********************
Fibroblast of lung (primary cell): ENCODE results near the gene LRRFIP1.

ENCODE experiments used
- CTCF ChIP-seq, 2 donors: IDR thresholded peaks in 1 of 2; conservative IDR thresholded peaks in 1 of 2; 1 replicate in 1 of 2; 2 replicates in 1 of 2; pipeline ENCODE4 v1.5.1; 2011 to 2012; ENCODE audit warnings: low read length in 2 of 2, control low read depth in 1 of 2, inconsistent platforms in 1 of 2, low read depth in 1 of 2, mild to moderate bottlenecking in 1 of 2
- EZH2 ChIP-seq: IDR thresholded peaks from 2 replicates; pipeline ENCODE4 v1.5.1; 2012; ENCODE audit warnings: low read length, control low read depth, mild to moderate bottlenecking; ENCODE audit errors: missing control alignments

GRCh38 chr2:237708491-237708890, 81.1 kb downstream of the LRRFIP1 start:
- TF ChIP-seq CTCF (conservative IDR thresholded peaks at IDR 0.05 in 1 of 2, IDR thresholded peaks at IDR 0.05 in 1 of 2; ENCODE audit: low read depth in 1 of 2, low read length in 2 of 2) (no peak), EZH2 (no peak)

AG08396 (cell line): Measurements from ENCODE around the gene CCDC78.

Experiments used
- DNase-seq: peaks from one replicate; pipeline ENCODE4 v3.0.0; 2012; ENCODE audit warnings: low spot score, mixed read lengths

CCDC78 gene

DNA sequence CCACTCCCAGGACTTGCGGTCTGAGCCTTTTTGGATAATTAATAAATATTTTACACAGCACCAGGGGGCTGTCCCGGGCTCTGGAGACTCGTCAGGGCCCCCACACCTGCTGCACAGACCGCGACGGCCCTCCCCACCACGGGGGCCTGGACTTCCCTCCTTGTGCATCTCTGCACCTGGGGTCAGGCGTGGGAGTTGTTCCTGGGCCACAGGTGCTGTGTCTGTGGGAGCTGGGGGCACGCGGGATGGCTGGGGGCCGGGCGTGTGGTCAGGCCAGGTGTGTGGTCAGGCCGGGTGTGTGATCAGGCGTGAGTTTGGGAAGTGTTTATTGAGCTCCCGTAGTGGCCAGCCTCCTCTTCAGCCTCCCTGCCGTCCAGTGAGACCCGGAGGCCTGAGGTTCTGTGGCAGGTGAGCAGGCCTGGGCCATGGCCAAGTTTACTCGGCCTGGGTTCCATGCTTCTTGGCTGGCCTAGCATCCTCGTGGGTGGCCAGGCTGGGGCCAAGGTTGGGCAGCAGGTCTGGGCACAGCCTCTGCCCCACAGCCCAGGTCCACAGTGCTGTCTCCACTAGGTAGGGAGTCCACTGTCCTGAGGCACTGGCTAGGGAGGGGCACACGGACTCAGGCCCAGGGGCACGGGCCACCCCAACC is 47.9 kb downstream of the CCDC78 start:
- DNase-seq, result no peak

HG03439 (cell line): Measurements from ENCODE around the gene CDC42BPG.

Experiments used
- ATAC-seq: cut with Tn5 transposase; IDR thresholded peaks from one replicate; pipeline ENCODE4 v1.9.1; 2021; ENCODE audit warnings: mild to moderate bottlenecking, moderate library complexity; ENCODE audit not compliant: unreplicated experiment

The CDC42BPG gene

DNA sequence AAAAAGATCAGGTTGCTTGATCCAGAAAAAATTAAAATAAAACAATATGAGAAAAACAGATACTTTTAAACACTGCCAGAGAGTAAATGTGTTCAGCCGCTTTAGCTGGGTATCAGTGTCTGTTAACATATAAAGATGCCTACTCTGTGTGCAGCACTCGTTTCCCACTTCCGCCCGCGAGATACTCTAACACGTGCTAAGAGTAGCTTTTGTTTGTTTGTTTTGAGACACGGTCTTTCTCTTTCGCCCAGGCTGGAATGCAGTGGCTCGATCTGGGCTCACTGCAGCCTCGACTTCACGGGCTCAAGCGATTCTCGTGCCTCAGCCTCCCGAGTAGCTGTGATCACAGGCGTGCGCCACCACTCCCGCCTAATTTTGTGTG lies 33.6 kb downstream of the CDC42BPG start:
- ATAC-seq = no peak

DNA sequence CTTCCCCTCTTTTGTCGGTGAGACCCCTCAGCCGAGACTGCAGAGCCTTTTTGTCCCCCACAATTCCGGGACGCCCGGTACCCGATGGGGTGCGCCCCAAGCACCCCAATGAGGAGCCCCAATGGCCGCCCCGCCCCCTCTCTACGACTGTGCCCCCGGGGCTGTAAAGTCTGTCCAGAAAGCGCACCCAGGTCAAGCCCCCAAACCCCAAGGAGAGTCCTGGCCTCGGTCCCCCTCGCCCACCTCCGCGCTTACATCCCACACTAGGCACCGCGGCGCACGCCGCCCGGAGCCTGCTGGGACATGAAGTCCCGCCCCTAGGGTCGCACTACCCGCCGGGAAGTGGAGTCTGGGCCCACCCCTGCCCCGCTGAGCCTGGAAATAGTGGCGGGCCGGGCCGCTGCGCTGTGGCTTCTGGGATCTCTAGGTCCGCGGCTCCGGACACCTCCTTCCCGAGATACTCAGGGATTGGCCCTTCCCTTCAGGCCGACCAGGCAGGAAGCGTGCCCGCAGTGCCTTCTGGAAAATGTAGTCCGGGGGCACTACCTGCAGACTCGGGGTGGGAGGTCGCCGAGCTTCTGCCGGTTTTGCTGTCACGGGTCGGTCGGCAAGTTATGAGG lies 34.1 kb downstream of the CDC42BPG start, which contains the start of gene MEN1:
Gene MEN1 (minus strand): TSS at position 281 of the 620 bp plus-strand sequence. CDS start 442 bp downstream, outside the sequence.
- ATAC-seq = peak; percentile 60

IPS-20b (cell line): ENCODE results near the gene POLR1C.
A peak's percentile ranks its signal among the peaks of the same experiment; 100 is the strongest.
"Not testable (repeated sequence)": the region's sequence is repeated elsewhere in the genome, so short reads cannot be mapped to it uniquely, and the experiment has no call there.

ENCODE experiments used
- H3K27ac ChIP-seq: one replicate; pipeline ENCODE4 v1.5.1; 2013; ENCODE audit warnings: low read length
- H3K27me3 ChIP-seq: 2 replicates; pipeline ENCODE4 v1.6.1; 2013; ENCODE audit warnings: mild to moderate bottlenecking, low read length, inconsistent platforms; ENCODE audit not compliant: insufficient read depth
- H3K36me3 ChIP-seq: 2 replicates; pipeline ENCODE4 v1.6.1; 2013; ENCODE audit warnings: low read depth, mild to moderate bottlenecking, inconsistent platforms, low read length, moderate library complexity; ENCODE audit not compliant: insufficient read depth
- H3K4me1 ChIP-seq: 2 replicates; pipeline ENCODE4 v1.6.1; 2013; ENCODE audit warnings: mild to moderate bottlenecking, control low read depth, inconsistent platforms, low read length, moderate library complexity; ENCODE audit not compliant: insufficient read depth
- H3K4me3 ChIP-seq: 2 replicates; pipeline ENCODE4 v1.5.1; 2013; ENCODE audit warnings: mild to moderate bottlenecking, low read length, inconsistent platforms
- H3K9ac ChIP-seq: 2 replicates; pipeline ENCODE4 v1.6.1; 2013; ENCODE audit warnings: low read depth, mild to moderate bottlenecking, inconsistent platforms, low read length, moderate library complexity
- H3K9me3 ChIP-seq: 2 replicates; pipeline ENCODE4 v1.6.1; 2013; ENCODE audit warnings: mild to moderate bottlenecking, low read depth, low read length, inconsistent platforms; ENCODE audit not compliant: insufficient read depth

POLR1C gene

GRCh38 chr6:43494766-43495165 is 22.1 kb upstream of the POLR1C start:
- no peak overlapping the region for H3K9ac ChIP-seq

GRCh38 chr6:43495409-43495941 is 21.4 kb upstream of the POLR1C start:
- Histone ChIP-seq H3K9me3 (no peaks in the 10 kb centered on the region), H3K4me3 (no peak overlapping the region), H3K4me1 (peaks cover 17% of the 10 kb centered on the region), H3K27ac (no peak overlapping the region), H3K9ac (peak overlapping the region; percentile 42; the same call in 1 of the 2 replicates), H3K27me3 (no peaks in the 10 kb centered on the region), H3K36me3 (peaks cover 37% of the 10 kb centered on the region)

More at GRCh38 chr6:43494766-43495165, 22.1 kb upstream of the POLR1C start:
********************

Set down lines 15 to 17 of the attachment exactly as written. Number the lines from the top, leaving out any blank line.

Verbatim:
- ATAC-seq: cut with Tn5 transposase; IDR thresholded peaks from one replicate; pipeline ENCODE4 v1.9.1; 2021; ENCODE audit warnings: mild to moderate bottlenecking, moderate library complexity; ENCODE audit not compliant: unreplicated experiment

The CDC42BPG gene

DNA sequence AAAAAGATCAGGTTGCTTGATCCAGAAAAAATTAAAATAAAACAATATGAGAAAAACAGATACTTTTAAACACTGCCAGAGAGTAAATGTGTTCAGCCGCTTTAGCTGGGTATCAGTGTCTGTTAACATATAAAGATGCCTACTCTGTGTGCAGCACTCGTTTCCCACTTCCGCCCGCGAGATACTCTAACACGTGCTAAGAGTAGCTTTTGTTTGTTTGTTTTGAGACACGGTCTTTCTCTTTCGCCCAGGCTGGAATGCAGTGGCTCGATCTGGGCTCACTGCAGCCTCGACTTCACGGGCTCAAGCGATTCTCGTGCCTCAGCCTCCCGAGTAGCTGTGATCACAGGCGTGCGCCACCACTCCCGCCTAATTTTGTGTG lies 33.6 kb downstream of the CDC42BPG start: